America’s neighborhoods in crisis

The problem with letting foreclosures stay vacant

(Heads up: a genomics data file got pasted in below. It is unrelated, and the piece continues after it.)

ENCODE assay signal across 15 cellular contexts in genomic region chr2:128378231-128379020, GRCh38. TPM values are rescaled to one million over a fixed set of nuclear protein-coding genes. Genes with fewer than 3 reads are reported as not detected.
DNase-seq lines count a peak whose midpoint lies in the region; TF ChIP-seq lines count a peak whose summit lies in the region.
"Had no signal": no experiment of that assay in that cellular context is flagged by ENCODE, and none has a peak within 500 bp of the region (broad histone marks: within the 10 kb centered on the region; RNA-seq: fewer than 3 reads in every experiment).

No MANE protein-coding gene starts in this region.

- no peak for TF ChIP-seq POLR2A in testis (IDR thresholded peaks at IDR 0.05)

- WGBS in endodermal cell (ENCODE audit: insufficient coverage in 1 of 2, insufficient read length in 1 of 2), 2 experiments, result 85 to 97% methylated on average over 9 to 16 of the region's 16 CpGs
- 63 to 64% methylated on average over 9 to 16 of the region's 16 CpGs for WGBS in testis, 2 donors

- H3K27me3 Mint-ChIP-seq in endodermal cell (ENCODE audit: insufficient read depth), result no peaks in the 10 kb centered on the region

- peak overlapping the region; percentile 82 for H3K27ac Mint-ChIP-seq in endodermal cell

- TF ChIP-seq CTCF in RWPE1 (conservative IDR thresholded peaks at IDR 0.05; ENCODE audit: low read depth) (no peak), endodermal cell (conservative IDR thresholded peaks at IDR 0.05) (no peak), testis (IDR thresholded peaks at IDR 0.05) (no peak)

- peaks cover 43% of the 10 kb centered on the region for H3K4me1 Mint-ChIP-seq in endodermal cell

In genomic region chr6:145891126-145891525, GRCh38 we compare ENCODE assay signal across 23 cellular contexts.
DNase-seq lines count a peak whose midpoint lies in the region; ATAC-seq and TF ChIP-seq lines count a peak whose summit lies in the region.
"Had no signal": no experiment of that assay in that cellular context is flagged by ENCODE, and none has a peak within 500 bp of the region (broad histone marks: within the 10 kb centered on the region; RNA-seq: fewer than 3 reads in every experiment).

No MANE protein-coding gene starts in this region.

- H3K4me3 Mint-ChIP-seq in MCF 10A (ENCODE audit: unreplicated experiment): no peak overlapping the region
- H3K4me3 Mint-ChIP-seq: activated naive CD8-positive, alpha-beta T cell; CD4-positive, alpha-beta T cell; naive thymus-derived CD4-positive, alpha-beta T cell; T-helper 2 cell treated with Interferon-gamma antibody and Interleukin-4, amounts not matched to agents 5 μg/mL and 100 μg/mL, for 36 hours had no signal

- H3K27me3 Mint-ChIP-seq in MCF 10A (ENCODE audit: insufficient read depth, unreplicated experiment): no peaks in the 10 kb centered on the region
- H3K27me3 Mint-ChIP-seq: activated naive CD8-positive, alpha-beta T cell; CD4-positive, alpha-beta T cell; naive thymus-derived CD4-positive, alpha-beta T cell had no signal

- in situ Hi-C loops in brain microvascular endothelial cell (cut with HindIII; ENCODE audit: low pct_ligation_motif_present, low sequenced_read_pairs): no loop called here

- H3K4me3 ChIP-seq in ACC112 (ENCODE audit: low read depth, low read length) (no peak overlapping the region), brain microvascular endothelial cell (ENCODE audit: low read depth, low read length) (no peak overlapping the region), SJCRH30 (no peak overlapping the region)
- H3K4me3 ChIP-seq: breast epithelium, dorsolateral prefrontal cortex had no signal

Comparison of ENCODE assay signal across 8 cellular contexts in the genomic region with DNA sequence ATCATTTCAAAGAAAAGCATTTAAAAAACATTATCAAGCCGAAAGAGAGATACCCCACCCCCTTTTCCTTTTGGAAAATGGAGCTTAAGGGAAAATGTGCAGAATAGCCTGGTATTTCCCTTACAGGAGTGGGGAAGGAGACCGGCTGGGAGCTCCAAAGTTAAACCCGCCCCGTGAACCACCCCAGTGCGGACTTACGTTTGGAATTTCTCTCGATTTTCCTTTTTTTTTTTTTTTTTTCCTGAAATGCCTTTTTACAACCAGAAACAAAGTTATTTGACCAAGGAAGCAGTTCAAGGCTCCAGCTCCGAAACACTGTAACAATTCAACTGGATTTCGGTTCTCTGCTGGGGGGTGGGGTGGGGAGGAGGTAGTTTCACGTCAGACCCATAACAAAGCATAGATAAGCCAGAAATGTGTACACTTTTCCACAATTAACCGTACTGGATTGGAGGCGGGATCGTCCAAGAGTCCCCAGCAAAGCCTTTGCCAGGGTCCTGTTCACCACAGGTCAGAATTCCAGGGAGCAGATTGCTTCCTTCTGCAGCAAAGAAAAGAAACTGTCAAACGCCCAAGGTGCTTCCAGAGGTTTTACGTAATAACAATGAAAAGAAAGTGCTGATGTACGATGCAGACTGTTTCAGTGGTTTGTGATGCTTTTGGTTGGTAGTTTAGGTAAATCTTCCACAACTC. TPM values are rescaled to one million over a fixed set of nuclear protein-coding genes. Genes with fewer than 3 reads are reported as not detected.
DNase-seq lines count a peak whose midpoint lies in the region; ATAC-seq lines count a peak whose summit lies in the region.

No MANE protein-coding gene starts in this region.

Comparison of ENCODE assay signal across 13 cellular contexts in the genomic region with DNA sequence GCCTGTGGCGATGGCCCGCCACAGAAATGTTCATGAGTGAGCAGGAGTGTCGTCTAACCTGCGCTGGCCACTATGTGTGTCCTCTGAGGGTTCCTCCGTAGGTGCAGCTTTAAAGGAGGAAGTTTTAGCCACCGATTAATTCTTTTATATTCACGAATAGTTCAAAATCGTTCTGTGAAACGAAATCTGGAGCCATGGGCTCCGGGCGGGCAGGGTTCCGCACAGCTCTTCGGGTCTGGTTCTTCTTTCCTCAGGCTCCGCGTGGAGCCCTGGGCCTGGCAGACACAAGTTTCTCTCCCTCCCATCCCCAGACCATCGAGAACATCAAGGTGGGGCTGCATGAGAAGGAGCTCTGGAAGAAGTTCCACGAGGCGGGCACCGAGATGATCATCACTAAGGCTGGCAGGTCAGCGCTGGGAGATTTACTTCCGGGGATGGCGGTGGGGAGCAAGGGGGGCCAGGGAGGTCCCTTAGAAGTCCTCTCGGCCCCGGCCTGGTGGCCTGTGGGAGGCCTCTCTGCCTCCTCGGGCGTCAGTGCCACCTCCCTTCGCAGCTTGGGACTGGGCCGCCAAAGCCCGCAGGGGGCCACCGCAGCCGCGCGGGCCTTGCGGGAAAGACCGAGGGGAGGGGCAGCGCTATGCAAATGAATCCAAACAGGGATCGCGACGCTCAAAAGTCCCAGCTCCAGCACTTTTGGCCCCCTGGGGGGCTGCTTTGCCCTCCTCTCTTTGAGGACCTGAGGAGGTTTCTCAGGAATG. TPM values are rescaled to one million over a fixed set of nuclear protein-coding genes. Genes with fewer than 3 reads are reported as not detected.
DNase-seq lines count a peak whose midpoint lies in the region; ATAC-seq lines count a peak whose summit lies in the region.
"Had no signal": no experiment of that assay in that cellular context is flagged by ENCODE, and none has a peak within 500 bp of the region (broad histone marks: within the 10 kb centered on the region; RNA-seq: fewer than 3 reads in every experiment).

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Empty properties add no "life" to a neighborhood. A significant number of vacant homes in a neighborhood attract crime and drive down the price of adjoining homes. They have no residents to support local businesses and government; they require more public safety dollars and community resources; and they make neighbors feel uneasy and unsafe. Most importantly, they drive down home prices for the entire neighborhood, igniting more forced sales and foreclosures. Once blight reaches a certain level, it's very difficult to turn around. Vacant homes aren't maintained as well as owner-occupied homes. In fact, a home is often poorly maintained in the year before foreclosure. The grass may not have been watered or cut; the sidewalks may not be cleared of leaves and snow; the paint may be peeling; and the windows may be broken. How are foreclosures damaging neighborhoods? According to the Denver-based Committee for Stabilizing America's Neighborhoods, the best neighborhood...